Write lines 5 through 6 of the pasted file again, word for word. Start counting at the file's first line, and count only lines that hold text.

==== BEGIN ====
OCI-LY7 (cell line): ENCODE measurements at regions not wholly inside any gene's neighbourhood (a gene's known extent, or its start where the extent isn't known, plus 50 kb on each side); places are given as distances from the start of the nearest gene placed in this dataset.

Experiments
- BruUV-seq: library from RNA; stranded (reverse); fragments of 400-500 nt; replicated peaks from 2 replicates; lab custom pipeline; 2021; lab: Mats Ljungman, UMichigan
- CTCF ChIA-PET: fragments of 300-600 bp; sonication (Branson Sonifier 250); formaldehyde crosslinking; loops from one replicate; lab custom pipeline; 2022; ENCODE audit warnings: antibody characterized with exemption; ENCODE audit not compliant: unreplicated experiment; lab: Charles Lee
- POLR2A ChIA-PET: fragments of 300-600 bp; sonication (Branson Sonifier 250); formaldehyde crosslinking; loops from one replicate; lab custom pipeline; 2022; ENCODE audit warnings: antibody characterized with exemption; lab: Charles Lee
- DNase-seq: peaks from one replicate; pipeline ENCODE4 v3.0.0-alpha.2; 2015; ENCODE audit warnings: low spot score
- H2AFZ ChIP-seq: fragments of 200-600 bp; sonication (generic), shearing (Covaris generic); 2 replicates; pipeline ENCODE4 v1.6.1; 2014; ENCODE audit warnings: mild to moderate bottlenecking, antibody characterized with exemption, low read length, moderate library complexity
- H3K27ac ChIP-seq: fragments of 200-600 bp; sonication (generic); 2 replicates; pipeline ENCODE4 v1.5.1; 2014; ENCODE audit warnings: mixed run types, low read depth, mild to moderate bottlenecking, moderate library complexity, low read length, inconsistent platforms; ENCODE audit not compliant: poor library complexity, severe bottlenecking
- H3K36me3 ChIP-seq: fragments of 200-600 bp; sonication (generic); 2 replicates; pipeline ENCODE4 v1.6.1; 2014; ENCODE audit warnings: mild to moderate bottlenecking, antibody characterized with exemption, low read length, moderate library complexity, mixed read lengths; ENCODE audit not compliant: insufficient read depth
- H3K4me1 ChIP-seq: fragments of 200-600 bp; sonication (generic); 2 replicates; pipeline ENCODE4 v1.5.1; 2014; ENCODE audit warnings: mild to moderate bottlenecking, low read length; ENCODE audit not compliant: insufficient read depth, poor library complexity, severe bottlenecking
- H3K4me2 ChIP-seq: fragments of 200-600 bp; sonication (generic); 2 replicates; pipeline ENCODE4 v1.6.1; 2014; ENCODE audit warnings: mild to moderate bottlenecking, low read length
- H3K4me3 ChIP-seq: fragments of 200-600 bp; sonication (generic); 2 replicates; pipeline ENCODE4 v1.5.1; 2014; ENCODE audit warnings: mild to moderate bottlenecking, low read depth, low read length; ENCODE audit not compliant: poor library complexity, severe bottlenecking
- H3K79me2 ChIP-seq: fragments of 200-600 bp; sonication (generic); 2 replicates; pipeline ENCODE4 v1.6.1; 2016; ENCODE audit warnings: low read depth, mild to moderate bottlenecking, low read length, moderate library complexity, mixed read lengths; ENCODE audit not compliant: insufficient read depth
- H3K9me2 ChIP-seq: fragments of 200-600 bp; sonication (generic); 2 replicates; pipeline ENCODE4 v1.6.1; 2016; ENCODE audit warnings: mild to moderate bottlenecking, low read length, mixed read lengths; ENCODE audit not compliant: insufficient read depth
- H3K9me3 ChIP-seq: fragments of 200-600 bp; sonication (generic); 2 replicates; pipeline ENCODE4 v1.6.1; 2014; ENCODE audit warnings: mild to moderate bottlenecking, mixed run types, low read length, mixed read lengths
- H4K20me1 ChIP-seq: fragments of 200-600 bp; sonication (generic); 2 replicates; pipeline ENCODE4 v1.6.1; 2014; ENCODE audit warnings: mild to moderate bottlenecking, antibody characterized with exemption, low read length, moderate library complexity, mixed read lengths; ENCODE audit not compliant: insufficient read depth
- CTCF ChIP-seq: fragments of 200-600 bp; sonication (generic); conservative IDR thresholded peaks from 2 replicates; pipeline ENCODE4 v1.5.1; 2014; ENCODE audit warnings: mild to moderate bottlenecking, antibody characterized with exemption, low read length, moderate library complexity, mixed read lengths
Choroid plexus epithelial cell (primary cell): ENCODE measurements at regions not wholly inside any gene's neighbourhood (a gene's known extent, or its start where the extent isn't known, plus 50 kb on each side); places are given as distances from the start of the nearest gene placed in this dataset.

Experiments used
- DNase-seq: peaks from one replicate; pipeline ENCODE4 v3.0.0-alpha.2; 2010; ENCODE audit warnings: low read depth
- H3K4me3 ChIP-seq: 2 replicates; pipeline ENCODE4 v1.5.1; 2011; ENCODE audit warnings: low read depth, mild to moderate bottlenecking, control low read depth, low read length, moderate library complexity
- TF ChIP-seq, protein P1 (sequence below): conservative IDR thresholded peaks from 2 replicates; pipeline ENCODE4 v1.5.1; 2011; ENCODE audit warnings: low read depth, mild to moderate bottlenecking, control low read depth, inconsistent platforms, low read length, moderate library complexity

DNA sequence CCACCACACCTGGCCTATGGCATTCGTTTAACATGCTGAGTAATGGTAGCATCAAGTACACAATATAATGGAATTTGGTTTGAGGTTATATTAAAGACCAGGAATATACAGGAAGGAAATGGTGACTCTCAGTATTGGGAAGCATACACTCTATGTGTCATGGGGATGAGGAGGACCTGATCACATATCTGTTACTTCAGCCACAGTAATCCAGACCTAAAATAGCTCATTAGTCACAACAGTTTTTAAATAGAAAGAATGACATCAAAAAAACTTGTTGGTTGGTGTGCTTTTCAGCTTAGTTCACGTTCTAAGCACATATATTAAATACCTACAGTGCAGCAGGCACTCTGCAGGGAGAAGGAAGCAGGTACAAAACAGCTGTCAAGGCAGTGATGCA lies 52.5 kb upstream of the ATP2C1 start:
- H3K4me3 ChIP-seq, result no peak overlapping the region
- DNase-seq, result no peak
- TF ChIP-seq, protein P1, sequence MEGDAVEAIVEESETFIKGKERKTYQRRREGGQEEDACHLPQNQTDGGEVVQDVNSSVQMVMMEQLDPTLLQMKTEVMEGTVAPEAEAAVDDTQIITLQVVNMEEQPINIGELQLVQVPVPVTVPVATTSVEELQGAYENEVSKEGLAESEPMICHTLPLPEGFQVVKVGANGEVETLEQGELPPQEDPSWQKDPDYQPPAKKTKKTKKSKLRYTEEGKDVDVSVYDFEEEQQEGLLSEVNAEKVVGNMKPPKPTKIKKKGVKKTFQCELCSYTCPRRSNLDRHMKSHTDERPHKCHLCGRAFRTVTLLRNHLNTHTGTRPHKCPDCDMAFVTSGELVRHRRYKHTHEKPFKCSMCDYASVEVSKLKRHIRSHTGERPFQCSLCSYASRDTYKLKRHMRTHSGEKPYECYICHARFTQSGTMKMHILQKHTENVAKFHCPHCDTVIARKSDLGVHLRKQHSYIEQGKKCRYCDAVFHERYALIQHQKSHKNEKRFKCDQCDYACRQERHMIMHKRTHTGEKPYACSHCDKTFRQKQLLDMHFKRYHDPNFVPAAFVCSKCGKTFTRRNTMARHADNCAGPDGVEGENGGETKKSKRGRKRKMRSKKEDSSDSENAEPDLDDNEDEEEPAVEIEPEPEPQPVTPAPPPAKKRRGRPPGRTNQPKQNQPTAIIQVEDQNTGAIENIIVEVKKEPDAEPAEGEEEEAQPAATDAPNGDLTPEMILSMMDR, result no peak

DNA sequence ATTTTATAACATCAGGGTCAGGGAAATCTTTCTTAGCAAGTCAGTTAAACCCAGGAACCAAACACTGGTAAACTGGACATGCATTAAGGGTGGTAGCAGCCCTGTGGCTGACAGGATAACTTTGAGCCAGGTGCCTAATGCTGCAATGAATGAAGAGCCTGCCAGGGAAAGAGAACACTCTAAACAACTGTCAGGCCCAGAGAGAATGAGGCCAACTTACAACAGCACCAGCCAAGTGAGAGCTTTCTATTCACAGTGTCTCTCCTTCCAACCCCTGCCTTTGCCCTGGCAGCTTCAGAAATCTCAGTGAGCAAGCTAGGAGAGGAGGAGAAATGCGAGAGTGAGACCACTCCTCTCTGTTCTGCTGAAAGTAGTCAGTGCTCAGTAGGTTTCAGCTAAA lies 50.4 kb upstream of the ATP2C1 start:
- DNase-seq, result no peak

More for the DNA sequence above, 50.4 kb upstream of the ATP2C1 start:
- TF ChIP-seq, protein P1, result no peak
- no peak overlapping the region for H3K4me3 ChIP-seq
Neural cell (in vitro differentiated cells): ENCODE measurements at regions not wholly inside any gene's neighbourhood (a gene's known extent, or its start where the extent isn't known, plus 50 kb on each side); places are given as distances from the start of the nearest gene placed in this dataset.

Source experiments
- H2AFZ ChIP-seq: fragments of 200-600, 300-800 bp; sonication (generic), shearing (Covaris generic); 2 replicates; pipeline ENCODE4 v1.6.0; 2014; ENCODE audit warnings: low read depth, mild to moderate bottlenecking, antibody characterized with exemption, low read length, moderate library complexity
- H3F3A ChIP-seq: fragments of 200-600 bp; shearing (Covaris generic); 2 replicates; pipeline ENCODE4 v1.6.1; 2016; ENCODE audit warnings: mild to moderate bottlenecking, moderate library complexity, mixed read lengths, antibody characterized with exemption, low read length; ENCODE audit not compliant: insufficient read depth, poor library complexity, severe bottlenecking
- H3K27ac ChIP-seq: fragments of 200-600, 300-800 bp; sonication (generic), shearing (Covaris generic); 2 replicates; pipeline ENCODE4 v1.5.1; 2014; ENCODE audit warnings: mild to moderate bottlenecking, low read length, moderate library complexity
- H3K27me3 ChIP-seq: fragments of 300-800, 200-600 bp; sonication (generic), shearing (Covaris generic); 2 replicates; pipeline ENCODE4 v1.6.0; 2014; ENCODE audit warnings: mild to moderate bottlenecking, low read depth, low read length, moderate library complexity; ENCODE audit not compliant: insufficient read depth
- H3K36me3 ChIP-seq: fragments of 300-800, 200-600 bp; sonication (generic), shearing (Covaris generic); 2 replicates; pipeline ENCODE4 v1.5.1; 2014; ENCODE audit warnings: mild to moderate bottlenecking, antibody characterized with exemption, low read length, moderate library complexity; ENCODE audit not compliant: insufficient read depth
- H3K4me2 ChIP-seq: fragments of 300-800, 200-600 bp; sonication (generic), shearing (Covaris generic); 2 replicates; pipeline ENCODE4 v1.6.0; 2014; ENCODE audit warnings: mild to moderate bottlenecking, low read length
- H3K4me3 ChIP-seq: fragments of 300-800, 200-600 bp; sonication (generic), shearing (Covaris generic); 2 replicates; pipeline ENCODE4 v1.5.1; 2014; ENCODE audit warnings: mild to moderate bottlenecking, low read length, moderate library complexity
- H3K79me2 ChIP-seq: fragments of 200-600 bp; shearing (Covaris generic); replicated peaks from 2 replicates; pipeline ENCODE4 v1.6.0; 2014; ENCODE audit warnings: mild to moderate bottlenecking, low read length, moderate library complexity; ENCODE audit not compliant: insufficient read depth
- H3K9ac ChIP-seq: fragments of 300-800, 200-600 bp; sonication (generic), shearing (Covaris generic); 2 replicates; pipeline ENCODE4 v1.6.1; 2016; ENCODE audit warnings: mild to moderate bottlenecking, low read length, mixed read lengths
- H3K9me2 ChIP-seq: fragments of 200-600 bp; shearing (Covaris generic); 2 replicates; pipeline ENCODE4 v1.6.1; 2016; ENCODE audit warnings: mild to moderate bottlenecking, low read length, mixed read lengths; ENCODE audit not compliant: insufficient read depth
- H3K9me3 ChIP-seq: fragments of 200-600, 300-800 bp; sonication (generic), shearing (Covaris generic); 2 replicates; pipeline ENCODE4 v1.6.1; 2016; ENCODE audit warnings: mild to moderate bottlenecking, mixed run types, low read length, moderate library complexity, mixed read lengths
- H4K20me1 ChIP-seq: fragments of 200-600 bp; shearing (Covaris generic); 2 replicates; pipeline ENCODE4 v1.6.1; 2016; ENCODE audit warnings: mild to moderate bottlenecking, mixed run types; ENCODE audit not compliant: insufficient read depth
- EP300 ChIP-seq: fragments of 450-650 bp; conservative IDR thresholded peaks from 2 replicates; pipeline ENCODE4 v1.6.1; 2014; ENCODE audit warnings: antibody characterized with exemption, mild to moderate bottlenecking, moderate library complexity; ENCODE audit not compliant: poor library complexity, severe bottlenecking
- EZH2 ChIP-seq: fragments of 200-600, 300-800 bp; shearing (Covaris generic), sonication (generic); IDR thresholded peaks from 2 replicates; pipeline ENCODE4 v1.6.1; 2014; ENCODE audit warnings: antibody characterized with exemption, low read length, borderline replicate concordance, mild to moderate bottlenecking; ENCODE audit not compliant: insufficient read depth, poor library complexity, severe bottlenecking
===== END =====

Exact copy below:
- POLR2A ChIA-PET: fragments of 300-600 bp; sonication (Branson Sonifier 250); formaldehyde crosslinking; loops from one replicate; lab custom pipeline; 2022; ENCODE audit warnings: antibody characterized with exemption; lab: Charles Lee
- DNase-seq: peaks from one replicate; pipeline ENCODE4 v3.0.0-alpha.2; 2015; ENCODE audit warnings: low spot score